Kim Gordon Explains Her Contentious Lana Del Rey Comments to Bret Easton Ellis

Stephen Lovekin/Getty Images for New York EDITION Hotel
Kim Gordon attends a special event hosted by 303 Gallery celebrating Music for Inversions at The New York Edition Hotel on June 24, 2015 in New York City.

Early in the year, before Kim Gordon released her memoir Girl In a Band, an excerpt was revealed -- that never made the final edition -- where Gordon was severely critical of Lana Del Rey.

She wrote, “Today we have someone like Lana Del Rey, who doesn’t even know what feminism is, who believes women can do whatever they want, which in her world, tilts toward self-destruction, whether it’s sleeping with gross old men or getting gang raped by bikers… Naturally, it’s just a persona. If she really truly believes it’s beautiful when young musicians go out on a hot flame of drugs and depression, why doesn’t she just off herself?”

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Gordon recently spoke with author Bret Easton Ellis for his podcast. Ellis returns to the issue of Lana Del Rey and her image. Gordon explains how her comments were in response to Frances Bean Cobain, who Gordon says she “felt weirdly protective of.” Cobain had tweeted at LDR, “The death of young musicians isn’t something to romanticize. I’ll never know my father because he died young and it becomes a desirable feat because people like you think it’s ‘cool.’”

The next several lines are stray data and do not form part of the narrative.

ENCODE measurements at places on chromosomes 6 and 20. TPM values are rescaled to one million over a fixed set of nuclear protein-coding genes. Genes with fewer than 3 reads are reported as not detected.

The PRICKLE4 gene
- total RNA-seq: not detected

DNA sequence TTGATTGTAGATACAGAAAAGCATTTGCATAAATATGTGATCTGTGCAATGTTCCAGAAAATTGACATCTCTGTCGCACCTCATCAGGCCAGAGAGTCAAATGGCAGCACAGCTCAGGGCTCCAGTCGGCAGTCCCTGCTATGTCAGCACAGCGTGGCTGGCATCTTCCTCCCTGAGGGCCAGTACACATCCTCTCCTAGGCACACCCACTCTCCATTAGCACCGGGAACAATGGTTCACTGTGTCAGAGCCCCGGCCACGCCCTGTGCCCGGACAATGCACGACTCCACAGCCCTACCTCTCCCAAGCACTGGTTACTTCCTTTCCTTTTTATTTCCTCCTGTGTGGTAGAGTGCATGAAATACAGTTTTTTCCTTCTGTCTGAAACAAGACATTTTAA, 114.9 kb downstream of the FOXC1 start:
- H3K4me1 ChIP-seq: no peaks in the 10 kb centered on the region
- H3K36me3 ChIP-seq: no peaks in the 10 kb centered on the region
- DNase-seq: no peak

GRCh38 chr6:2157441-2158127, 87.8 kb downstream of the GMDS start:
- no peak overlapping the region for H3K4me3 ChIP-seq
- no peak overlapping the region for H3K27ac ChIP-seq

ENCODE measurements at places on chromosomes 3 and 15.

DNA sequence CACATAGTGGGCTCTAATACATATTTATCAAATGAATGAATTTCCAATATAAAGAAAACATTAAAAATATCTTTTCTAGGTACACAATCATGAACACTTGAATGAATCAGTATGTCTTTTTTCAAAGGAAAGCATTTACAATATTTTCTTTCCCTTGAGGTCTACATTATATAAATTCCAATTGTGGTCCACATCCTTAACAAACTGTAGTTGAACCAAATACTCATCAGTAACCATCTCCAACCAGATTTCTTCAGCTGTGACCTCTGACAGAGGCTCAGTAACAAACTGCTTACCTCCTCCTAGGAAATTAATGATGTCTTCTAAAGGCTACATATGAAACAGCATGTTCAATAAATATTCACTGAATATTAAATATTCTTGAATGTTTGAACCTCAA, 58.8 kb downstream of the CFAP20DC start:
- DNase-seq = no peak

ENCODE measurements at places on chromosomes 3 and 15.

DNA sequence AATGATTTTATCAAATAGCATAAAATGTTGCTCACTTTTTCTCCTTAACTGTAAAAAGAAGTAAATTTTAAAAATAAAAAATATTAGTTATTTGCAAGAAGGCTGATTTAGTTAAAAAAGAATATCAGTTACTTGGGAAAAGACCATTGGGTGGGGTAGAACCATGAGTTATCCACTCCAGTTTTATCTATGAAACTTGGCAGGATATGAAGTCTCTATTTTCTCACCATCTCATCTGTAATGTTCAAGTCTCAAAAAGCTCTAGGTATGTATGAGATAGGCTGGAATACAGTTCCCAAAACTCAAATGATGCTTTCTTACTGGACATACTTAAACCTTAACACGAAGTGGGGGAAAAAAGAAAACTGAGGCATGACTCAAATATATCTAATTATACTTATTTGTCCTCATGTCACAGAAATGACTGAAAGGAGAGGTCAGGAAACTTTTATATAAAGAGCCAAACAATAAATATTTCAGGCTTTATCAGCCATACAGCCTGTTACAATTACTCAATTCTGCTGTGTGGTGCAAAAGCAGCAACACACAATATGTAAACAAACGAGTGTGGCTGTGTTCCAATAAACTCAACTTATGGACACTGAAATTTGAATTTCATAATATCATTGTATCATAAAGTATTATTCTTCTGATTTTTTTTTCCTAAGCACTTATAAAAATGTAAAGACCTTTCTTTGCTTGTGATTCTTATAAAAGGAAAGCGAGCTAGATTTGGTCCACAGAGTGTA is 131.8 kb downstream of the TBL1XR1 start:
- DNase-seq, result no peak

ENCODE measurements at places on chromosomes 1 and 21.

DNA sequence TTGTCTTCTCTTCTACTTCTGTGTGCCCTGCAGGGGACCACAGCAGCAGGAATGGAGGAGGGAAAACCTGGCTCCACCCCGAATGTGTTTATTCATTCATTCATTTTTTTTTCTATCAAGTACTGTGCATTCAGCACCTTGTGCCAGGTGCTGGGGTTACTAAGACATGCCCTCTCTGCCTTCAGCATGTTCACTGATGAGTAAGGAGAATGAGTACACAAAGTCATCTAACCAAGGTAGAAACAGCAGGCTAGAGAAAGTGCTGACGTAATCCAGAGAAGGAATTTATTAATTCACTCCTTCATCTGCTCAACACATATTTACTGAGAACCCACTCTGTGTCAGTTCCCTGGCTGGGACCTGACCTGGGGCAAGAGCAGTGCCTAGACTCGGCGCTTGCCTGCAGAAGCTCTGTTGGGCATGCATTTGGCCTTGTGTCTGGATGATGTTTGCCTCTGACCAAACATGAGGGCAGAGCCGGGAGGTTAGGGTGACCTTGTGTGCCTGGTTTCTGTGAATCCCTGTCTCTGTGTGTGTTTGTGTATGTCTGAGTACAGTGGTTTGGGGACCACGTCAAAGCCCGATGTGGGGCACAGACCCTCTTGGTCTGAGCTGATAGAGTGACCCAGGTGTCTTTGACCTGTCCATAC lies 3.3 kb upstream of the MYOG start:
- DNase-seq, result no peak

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Gordon clarifies, ”I was basically just trying to point out it was a persona, and offhandedly said what I said just kind of laughingly… I suppose I could have articulated the whole thing a lot better because I really just wanted to talk about persona and I was just thinking about what is the next leap after Madonna, who was not nihilistic. To me, all this stuff all stems from consumerist culture.”

She adds, “If I were to read her work as, ‘Oh, she is being nihilistic’ -- that’s interesting. But I’ve really only seen that one video of her hanging around with these older biker dudes. If the music was more interesting, I would like it. But actually it’s really conventional, and that to me is the bottom line, the music. That’s why it’s popular because it appeals to a broad basis.”

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Listen to the audio between Bret Eason Ellis and Kim Gordon here